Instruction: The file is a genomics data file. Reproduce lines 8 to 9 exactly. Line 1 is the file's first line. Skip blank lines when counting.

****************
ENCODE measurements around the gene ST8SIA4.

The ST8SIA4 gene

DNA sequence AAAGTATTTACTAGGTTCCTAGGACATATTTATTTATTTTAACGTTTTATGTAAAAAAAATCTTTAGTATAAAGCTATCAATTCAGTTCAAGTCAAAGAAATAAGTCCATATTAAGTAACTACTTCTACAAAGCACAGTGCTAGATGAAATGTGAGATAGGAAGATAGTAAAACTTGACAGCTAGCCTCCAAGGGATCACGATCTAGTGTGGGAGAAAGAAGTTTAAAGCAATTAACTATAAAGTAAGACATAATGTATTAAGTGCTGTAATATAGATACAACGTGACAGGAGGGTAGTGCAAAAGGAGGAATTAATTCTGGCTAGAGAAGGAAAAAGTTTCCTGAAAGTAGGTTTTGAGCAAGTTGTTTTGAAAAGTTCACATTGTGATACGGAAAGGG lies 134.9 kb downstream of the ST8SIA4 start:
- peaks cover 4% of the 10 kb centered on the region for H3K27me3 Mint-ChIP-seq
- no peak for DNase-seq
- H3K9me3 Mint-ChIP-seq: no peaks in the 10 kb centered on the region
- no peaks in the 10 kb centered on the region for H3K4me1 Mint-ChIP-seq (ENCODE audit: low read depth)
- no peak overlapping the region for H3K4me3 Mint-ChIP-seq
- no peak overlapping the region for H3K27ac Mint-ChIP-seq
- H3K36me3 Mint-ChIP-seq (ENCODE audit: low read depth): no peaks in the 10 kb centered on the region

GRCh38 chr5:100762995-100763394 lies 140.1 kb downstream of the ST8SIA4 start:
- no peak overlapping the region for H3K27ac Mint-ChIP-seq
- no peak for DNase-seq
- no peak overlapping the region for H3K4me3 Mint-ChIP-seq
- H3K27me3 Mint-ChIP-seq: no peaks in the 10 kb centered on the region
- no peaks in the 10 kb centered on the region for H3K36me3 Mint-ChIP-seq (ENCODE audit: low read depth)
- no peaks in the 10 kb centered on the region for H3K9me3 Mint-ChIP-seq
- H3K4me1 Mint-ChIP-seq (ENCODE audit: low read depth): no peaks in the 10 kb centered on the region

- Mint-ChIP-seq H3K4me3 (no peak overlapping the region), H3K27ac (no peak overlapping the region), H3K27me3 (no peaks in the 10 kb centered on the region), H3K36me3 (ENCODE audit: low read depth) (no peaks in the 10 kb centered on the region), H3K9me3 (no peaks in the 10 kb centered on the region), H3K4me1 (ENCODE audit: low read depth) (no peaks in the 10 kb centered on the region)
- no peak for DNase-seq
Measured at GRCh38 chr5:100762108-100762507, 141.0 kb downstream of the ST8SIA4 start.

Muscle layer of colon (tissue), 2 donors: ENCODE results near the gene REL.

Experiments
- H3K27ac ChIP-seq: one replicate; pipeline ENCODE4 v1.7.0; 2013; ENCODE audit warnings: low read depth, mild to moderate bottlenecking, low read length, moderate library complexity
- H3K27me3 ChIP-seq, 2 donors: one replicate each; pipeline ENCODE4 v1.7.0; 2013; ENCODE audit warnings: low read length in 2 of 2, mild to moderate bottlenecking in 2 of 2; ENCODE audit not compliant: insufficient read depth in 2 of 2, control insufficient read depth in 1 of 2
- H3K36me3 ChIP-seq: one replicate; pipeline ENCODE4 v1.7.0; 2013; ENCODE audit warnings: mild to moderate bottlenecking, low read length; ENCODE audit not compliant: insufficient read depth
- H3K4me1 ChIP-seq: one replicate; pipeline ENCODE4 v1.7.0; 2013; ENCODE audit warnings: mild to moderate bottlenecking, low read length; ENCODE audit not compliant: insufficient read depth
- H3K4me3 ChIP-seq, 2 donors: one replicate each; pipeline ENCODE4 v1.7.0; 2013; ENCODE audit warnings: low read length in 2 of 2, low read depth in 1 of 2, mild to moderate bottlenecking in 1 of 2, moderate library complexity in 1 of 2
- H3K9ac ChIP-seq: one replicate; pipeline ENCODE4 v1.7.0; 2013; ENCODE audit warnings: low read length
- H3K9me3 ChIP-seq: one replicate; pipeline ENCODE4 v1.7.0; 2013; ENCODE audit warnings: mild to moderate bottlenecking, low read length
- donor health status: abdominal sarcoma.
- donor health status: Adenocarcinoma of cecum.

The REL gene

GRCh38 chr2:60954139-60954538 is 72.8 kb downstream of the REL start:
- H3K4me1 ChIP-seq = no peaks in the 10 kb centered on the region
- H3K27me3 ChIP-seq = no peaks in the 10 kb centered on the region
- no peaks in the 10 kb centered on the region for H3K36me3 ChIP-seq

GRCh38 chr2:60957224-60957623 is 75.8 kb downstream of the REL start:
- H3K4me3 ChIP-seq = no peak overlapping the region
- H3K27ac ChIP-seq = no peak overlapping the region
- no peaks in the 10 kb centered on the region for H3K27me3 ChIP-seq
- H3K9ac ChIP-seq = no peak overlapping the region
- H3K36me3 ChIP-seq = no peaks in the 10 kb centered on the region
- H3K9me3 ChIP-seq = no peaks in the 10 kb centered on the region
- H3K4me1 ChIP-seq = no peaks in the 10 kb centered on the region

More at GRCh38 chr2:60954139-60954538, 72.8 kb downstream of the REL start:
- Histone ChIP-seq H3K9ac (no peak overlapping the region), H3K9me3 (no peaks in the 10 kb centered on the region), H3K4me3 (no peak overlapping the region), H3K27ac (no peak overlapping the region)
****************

- no peak overlapping the region for H3K4me3 Mint-ChIP-seq
- no peak overlapping the region for H3K27ac Mint-ChIP-seq